When considered together, the city's approved FY 2021-22 property tax rate and Proposition A would lead to a 24.5% increase to the no-new-revenue tax rate, or the rate that would result in the same amount of property tax revenue as the city collected last year.
As property owners are aware, home values typically appreciate each year. The average appraised home value in the city of Austin increased more than 6% between 2018 and 2019. As home values increase, so too does the tax burden on their owners.
Notably the Travis Central Appraisal District is not reappraising homes this year due to a dispute with the Austin Board of Realtors. As a result, the appraised value of homes will remain unchanged from last year.
Jeffery Bowen has lived in Austin since 1989 and is a member of the Project Connect ambassador network, where he represents the Austin Neighborhood Council. If Proposition A is approved, it will lead to a $225 increase in his tax bill—not accounting for the other tax rate increases.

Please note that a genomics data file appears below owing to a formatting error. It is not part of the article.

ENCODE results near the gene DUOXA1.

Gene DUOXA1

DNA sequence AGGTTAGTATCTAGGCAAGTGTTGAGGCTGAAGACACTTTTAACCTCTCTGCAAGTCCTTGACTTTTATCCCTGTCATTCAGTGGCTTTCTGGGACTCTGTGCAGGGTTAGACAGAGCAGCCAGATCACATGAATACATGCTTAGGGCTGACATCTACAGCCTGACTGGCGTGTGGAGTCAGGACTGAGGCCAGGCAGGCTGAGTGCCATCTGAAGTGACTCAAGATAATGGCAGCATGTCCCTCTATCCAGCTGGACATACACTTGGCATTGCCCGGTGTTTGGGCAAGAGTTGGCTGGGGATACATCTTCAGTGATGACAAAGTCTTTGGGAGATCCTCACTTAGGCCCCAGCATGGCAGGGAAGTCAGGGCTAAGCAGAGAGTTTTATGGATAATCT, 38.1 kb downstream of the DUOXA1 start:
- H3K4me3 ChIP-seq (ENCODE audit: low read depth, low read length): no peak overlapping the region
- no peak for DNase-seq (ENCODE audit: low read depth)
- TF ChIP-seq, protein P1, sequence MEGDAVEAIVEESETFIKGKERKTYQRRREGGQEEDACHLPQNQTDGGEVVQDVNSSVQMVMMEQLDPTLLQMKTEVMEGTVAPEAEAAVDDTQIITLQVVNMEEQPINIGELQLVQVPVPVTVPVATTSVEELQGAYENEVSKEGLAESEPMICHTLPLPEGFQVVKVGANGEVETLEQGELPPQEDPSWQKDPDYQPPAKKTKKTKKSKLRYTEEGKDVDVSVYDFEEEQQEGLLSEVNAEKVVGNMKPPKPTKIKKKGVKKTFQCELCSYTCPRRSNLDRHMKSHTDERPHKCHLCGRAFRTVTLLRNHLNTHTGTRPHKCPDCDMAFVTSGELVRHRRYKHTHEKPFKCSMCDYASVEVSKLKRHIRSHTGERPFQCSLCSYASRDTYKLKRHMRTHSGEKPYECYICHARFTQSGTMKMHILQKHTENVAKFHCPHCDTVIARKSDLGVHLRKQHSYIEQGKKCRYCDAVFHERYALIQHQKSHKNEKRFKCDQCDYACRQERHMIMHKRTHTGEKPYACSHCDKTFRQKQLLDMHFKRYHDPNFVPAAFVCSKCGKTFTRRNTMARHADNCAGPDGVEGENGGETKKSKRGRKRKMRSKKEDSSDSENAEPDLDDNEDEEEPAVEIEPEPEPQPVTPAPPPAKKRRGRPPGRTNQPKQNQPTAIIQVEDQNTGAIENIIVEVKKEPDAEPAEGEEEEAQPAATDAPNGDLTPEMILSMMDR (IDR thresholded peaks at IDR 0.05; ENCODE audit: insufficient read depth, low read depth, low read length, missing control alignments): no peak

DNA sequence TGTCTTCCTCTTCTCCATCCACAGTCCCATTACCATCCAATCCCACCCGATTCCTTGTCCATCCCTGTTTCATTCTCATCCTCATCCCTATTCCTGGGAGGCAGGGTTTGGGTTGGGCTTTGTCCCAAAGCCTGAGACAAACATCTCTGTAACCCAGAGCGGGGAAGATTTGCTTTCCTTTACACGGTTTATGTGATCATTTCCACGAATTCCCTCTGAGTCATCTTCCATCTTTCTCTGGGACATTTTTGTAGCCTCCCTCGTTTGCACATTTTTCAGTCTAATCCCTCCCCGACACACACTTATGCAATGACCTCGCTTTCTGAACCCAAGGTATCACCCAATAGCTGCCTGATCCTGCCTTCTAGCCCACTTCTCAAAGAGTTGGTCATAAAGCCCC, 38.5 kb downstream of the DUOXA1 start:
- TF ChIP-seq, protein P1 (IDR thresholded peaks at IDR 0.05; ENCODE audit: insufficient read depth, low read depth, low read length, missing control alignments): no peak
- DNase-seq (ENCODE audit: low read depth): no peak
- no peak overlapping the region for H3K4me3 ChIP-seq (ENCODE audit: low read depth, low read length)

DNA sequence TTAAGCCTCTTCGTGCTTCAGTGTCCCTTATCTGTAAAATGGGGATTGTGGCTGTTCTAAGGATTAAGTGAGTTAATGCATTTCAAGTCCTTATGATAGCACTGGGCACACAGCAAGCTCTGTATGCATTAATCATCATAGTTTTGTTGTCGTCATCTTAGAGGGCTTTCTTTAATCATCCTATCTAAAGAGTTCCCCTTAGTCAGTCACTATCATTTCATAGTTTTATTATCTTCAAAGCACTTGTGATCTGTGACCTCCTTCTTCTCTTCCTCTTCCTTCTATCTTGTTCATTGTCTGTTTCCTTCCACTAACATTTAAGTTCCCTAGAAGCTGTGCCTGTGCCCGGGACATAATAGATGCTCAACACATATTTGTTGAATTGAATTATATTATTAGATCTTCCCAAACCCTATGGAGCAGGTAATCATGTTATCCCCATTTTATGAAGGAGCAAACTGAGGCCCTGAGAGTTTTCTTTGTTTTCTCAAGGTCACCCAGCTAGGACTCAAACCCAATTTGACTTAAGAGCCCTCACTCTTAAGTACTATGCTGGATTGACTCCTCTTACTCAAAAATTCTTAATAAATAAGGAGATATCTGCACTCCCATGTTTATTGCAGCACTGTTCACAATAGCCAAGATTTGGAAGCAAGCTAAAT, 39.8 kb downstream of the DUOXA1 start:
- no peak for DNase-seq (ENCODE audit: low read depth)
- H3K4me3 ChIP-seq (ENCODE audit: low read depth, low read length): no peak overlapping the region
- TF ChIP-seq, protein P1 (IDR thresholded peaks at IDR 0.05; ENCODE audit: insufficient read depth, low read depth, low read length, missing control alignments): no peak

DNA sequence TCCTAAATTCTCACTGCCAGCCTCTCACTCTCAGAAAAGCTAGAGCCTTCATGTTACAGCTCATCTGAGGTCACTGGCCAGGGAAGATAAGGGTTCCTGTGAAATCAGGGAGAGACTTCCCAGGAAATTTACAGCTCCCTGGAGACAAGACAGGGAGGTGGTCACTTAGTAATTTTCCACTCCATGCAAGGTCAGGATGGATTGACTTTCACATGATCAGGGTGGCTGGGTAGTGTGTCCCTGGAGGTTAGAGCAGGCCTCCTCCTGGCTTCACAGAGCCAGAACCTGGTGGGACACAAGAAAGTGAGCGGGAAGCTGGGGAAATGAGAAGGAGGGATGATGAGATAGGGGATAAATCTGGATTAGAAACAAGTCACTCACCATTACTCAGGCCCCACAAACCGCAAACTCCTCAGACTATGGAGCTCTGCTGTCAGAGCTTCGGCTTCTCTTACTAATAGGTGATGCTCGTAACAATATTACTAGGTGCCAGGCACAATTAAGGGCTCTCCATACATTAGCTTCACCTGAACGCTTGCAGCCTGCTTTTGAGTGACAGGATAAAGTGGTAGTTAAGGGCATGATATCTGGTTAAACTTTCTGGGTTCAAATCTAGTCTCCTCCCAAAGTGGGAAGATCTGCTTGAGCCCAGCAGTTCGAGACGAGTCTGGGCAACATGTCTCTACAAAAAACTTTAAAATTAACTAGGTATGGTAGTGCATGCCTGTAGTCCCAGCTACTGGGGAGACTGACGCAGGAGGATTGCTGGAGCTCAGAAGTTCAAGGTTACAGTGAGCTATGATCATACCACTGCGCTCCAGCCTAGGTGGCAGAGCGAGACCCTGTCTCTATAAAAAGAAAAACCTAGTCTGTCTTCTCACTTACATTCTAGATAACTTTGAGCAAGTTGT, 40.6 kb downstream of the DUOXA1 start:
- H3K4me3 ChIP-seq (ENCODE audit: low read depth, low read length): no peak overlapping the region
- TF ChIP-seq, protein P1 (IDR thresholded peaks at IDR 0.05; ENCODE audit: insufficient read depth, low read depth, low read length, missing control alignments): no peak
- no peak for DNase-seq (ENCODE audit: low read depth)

Bowen doesn't feel that Project Connect is worth the cost considering its limited reach to his neighborhood. "In the southwest part of town, I kid very seriously that we are nothing but a bunch of cash cows for feeding Capital Metro," he said.
(The Austin Neighborhood Council does not make endorsements on local propositions.)
Homeowners are not the only ones who will see a difference if Proposition A is approved. Commercial property owners, such as landlords, will owe more in property taxes, too, which will trickle down to their tenants.